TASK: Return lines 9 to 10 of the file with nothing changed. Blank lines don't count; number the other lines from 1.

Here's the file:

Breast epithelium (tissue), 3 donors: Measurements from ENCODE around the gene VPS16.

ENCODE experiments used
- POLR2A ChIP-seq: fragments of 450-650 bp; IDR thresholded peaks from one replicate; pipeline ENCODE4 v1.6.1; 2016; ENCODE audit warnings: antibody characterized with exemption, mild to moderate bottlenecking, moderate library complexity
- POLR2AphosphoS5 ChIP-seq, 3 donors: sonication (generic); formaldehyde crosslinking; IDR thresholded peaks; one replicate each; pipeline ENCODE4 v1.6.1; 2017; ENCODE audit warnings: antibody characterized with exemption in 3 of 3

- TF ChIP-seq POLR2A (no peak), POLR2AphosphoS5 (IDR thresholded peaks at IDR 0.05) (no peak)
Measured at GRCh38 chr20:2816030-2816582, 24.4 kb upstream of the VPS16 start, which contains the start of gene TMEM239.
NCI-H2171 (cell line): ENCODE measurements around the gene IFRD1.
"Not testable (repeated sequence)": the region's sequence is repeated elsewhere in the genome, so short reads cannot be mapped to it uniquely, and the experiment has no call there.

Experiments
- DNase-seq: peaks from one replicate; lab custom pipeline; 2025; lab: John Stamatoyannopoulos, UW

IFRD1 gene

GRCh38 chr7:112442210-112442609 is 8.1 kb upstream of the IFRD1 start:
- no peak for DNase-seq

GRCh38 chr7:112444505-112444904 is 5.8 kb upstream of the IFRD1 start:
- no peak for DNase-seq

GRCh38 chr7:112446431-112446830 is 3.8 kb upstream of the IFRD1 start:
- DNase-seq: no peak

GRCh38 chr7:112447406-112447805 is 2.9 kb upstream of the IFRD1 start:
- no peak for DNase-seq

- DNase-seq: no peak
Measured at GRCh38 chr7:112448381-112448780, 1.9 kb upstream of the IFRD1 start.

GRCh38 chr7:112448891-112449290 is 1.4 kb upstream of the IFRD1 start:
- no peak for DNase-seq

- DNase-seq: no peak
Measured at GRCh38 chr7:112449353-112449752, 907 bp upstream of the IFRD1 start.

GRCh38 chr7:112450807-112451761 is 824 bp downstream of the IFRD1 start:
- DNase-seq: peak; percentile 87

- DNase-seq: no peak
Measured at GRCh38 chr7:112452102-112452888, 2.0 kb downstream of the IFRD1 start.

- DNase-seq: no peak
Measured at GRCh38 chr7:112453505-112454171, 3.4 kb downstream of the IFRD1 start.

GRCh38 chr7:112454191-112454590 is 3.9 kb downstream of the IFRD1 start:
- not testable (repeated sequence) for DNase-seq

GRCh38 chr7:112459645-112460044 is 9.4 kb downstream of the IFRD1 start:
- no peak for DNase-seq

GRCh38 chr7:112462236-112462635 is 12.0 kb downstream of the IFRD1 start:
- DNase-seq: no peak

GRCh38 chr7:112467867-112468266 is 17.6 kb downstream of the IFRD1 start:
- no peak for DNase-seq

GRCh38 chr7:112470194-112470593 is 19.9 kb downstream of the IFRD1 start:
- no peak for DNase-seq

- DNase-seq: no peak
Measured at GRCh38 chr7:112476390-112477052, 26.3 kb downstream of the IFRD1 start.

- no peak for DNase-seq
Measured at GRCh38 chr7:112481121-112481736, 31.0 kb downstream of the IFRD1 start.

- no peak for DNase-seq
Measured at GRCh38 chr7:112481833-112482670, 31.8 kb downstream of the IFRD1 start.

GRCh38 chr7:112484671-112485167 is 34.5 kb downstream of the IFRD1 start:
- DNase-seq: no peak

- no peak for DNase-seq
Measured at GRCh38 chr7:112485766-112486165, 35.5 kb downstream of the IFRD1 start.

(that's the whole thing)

Experiments
- DNase-seq: peaks from one replicate; lab custom pipeline; 2025; lab: John Stamatoyannopoulos, UW